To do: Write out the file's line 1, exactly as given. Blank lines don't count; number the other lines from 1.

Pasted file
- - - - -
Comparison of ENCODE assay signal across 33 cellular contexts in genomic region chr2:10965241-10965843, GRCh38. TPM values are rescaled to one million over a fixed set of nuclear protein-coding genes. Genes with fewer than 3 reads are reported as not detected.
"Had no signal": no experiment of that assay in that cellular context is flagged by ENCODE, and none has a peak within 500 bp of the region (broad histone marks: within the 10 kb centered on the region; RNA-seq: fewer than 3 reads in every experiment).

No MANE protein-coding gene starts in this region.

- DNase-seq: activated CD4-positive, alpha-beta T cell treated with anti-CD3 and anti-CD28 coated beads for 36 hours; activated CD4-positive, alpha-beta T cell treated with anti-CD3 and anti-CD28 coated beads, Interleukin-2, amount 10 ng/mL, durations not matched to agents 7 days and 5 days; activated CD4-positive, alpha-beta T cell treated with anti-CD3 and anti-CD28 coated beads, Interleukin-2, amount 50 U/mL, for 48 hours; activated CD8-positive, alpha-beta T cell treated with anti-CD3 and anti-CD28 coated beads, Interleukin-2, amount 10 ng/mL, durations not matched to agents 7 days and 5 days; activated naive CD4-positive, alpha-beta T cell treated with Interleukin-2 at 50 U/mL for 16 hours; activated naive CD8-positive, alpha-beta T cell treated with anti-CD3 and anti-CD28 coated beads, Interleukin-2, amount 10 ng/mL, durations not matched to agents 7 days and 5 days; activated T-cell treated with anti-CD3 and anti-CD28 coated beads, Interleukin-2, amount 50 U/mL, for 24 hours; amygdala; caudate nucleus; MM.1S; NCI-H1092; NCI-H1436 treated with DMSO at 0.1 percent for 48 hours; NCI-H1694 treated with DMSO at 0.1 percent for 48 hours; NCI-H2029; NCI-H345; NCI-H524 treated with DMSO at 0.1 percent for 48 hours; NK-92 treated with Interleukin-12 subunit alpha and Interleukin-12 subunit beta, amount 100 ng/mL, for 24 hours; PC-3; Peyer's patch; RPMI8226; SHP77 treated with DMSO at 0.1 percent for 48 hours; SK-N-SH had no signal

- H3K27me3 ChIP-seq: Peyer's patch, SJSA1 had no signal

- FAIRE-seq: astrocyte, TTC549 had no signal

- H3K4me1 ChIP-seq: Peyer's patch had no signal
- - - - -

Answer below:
Comparison of ENCODE assay signal across 33 cellular contexts in genomic region chr2:10965241-10965843, GRCh38. TPM values are rescaled to one million over a fixed set of nuclear protein-coding genes. Genes with fewer than 3 reads are reported as not detected.